The total number of our study population was 2,035 pupils. There was a male predominance with a gender ratio (M/F) of 1.42. The ages of the pupils ranged from 4 to 15 years old. The average age was 8.9 (±2.25) years. Most of the pupils were in preparatory classes (35%). About one-third of the pupils attended schools with no toilets available (32.38%) and the sanitation standard of the schools was poor in 80.64% of cases.

Most parents had never been to school (43% of fathers and 62% of mothers). If a little more than half of the fathers (57.49%) had a monthly income greater than or equal to the current minimum wage in Côte d'Ivoire of 60,000 XOF (90 euros)), for about nine out of ten mothers, their income was below the SMIG (guaranteed minimum wage). Almost all of the parents are in a relationship (92.58%). The pupils are living mainly in rural housing (67.8%) and consumed improved drinking water (94.79%) (Table 2).

Table 2

Socio-demographic characteristics of schoolchildren (N = 2,035)

Variablen%
Characteristics of pupils 
Gender   
Male 1,195 58.72 
Female 840 41.28 
Class   
Preparatory course 716 35.18 
Elementary course 691 33.96 
Middle course 628 30.86 
Age (years)   
<10 1,232 60.54 
10 and above 803 39.46 
Characteristics of school 
Number of toilets   
No toilets 659 32.38 
1–2 344 16.9 
>2 1,032 50.71 
Sanitation in school   
Good 394 19.36 
Bad 1,641 80.64 
Characteristics of family 
Father literacy status   
Illiterate 880 43.24 
Primary 570 28.01 
Secondary 385 18.92 
Higher education 200 9.83 
Mother literacy status   
Illiterate 1,267 62.26 
Primary 508 24.96 
Secondary 220 10.81 
Higher education 40 1.97 
Father income (XOF)   
<60,000 865 42.51 
≥60,000 1,170 57.49 
Mother income (XOF)   
<60,000 1,761 86.54 
≥60,000 274 13.46 
Sources of water supply   
Potable water 1,929 94.79 
Not potable 106 5.21 
Type of housing   
Rural/Slum 1,380 67.81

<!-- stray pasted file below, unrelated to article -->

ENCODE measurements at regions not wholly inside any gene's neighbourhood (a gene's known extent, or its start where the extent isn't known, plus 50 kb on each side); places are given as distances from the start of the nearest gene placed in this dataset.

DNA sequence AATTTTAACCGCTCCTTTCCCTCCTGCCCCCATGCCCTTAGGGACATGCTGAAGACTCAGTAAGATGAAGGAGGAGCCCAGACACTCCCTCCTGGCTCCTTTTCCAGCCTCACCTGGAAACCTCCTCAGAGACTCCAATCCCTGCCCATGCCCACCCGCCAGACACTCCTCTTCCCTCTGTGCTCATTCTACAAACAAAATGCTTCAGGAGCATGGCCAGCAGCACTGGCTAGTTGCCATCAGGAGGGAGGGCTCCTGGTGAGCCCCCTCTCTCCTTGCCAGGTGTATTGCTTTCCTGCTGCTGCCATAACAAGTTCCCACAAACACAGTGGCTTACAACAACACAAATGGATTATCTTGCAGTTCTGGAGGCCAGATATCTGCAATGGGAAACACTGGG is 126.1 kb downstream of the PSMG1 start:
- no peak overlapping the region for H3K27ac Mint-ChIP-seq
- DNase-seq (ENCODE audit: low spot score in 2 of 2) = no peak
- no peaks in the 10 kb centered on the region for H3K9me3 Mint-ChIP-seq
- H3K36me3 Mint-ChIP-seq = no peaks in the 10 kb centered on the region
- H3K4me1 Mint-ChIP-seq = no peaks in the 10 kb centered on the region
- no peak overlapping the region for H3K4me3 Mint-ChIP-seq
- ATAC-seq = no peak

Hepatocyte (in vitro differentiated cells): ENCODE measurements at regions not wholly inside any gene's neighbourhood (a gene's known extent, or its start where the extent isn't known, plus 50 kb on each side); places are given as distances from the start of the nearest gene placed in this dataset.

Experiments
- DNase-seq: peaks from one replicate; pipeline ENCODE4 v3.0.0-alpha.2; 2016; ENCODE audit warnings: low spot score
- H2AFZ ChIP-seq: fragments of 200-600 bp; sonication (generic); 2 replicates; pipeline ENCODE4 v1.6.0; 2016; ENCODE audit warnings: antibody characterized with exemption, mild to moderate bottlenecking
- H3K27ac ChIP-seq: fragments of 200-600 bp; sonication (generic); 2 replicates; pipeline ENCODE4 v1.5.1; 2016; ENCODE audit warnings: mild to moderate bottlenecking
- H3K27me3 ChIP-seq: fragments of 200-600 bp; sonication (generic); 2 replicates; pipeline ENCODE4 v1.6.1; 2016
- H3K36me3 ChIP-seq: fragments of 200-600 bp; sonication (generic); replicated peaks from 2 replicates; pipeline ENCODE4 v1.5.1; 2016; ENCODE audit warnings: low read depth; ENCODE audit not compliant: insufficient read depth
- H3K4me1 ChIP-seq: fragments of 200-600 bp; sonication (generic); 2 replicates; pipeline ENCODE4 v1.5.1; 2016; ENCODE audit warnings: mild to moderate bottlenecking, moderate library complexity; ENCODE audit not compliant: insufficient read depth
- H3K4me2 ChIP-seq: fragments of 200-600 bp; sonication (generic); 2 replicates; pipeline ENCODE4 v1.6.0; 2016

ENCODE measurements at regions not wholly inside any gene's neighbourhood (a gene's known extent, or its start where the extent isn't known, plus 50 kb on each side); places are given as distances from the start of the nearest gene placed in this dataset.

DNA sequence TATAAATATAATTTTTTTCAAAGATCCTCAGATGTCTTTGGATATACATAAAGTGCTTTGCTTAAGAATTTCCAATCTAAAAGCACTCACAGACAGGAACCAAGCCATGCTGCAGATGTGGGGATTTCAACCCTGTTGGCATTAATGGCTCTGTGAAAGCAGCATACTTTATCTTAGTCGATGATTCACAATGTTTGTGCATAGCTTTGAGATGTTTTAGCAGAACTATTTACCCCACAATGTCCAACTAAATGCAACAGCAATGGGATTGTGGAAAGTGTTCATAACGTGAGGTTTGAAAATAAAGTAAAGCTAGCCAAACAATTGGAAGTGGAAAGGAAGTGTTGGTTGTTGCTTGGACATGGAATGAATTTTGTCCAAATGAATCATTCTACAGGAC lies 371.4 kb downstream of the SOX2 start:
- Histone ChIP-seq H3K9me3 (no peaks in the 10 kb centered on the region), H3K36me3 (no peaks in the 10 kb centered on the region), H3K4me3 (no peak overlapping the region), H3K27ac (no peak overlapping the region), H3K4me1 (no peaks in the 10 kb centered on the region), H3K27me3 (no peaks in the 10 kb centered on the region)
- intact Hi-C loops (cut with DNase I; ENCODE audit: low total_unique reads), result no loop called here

Urban 655 32.19 
Variablen%
Characteristics of pupils 
Gender   
Male 1,195 58.72 
Female 840 41.28 
Class   
Preparatory course 716 35.18 
Elementary course 691 33.96 
Middle course 628 30.86 
Age (years)   
<10 1,232 60.54 
10 and above 803 39.46 
Characteristics of school 
Number of toilets   
No toilets 659 32.38 
1–2 344 16.9 
>2 1,032 50.71 
Sanitation in school   
Good 394 19.36 
Bad 1,641 80.64 
Characteristics of family 
Father literacy status   
Illiterate 880 43.24 
Primary 570 28.01 
Secondary 385 18.92 
Higher education 200 9.83 
Mother literacy status   
Illiterate 1,267 62.26 
Primary 508 24.96 
Secondary 220 10.81 
Higher education 40 1.97 
Father income (XOF)   
<60,000 865 42.51 
≥60,000 1,170 57.49 
Mother income (XOF)   
<60,000 1,761 86.54 
≥60,000 274 13.46 
Sources of water supply   
Potable water 1,929 94.79 
Not potable 106 5.21 
Type of housing   
Rural/Slum 1,380 67.81 
Urban 655 32.19 

Factors associated with personal hygiene

The multivariate analysis to explore the factors associated with the overall personal hygiene of pupils is presented in Table 3. The predictors of good personal hygiene in pupils are the existence of a good level of sanitation at home (OR = 1.62; 95% CI = 1.24–2.13) and a primary school education for the father (OR = 1.48; 95% CI = 1.12–1.96). However, the factors favouring poor hygiene in pupils are more numerous. Indeed, male pupils have poorer hygiene than girls (OR = 0.58; 95% CI = 0.47–0.71). Pupils in the preparatory course (PC) class, the first level of the primary cycle also had poor personal hygiene compared to those in the elementary course (EC) classes, the second level of the primary cycle (OR = 0.73; 95% CI = 0.57–0.9). Regarding school environment, students attending schools with poor sanitation are more likely to have poor personal hygiene, especially when they are younger (below ten years old) (OR = 0.40; IC95% = 0.22–0.73), compared to students above ten years studying in the same environment. Regarding family environment, students living in rural settlements or in slums are the ones most at risk of having poor personal hygiene (OR = 0.49; 95% CI = 0.37–0.64).